As of yesterday, 558 members of the Goshen College community have reported receiving at least one dose of the vaccine. Four hundred and twenty eight of these people have received both doses.
These numbers are likely lower than the actual number of students and employees who have been vaccinated, as individual reporting is the only way statistics on this subject can be gathered.
According to Kevin Miller, pandemic task force coordinator, Goshen College was able to vaccinate 196 and 76 people on Thursday and Friday of last week respectively, “including some friends and family from the community, not just GC people,” he said. “I don’t have the exact count of students/employees yet, but I estimate we added at least another 225 among the GC community who have now received at least their first dose.
Goshen College was the first of 30 colleges in the Independent Colleges of Indiana to receive doses of the vaccine.
“We worked hard to get those doses on campus last week because Thursday and Friday were three weeks from the end of the semester,” Miller said, “we wanted any students who might be leaving campus when the term ends to be able to receive both doses before leaving.”
Despite some initial computer issues on Thursday, the vaccine clinic ran smoothly, with nursing and public health students administering shots and doing registration, “along with supervision and hands-on help from faculty, including Brianne Brenneman, Jewel Yoder and Ruth Stoltzfus,” Miller said.
Goshen College’s clinic served as a test run for the state of Indiana, as they figure out how to best distribute and administer vaccines to colleges and universities throughout the state.
“I was on a call with support people from the state Friday afternoon to debrief and talk about some of the challenges of running the vaccine clinic using their computer management system,” Miller said. “They were grateful for the feedback, and for us being a test site as they roll out the vaccine to higher ed settings. We are also grateful to have partnered with Goshen Health on this.”
As campus rates of vaccination increase, the pandemic task force is discussing how and when things will loosen up and slowly transition back to normal.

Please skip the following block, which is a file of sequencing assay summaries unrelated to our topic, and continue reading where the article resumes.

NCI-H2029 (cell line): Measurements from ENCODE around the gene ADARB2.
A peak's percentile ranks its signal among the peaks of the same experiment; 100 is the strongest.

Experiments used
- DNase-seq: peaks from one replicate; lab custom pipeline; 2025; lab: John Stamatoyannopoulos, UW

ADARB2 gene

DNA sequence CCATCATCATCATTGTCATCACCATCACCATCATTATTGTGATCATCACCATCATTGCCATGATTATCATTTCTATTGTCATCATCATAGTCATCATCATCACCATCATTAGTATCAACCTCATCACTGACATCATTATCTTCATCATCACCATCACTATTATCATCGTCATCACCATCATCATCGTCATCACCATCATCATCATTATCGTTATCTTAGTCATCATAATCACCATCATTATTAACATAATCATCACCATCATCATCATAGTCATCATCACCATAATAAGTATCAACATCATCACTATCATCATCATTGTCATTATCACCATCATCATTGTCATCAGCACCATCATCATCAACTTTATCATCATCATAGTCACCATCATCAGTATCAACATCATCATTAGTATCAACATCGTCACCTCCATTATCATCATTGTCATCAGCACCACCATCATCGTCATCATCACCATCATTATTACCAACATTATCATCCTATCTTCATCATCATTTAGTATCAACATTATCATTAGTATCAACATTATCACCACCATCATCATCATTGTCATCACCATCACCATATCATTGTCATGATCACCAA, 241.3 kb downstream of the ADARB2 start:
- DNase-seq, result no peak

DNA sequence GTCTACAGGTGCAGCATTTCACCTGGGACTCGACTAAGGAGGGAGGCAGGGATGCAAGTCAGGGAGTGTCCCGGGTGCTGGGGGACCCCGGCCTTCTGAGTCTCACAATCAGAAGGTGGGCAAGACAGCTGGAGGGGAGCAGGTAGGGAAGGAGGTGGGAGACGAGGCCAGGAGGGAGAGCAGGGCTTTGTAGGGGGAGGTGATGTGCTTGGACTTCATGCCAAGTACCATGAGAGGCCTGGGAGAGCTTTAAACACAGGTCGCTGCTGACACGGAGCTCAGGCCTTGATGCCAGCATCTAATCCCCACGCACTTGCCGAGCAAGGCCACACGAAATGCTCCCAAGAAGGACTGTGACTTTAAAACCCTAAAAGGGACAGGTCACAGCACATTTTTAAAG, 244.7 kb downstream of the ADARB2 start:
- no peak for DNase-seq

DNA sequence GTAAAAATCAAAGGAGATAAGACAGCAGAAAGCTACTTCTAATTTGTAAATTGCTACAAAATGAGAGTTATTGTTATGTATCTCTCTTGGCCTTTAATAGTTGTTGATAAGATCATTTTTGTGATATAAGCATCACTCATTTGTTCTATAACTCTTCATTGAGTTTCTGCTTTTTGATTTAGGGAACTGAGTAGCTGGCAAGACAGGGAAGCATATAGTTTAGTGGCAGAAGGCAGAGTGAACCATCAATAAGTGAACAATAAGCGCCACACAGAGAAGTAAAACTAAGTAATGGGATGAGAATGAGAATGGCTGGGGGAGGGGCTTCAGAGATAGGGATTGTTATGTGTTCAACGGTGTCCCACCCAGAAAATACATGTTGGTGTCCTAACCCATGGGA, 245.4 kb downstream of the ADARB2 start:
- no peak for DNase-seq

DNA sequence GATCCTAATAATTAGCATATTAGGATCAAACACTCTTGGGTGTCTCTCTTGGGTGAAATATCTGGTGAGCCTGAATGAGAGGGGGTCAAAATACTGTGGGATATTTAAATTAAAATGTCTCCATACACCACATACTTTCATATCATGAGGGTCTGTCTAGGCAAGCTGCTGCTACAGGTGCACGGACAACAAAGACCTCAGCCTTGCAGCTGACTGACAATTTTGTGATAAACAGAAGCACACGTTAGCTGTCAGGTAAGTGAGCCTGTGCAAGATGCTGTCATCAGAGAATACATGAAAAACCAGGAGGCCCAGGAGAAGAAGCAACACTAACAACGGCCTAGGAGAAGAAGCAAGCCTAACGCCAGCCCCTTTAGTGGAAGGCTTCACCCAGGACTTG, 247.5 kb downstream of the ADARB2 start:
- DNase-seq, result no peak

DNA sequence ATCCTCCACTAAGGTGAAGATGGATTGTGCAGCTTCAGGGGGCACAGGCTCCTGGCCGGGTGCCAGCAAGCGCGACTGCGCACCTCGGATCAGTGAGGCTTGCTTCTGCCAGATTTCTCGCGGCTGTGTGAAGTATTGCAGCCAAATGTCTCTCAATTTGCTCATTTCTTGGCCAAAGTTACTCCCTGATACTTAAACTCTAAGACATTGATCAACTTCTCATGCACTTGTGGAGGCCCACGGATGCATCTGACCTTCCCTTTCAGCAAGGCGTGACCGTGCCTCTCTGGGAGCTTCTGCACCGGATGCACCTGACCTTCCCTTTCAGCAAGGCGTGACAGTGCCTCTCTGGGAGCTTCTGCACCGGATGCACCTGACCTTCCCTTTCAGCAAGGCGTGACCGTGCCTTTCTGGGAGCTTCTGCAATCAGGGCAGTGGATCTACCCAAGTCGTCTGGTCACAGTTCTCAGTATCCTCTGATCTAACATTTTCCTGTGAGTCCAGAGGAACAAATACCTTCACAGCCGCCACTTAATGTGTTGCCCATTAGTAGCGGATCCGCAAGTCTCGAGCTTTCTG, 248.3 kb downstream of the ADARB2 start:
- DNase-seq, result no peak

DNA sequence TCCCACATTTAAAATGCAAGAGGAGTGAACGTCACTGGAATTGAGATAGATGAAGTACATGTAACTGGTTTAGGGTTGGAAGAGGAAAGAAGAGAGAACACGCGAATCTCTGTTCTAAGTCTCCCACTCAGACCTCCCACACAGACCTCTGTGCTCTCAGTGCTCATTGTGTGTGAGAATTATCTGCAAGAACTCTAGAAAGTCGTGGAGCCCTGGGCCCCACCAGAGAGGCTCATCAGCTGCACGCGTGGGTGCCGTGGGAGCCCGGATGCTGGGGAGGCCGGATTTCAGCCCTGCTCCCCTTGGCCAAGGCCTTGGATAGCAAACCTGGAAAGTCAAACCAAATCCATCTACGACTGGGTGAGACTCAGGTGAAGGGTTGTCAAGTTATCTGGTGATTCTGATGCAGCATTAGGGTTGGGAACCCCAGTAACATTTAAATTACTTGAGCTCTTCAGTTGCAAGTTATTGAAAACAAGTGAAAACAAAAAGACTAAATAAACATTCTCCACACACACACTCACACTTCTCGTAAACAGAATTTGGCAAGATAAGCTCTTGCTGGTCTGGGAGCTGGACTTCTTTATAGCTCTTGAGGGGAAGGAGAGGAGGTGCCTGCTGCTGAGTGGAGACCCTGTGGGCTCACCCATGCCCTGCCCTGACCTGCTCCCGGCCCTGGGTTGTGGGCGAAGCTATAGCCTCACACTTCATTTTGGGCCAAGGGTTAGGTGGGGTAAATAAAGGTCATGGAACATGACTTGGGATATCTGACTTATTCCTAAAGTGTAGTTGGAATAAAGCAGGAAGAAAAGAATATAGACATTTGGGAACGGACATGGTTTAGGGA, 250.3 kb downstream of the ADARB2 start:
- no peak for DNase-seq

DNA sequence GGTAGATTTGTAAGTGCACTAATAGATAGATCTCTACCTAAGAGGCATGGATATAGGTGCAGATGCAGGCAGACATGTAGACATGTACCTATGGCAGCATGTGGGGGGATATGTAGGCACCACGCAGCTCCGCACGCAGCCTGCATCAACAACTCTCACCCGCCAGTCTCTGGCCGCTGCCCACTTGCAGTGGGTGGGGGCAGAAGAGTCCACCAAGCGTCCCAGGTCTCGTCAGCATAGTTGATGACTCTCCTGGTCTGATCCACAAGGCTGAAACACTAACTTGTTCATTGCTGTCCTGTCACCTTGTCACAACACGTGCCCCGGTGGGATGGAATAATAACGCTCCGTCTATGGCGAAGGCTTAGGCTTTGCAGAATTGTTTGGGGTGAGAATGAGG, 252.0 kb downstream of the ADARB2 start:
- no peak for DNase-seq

“PTF is having ongoing conversations about what the vaccination threshold needs to be, and whether we also need to factor in the trending prevalence of new [COVID-19] infections in the region,” Miller said.
Most estimates state the vaccine threshold for herd immunity rests somewhere between 60 and 70 percent.
For Goshen College to achieve a 70% level of herd immunity, approximately 629 out of 899 students and 214 out of 306 employees need to be fully vaccinated. Self-reported data indicates that employee rates are close to passing the threshold, with 221 employees having received at least one dose, but only 337 students have reported being vaccinated so far.
At this point, all three available vaccines in the United States have received only emergency – rather than full- FDA approval, but because Goshen College is a private institution, requiring a vaccine is still a possibility.
“We are paying attention to what other schools are doing, and note that Cornell and Rutgers have recently reported that they will be mandating vaccines for the fall,” Miller said. “If we do decide to require vaccines, we would allow for documented medical or religious exemptions. We have recently made the decision to require vaccines for SST travel, but other than that we have not yet made the decision about whether vaccines will be required or not.”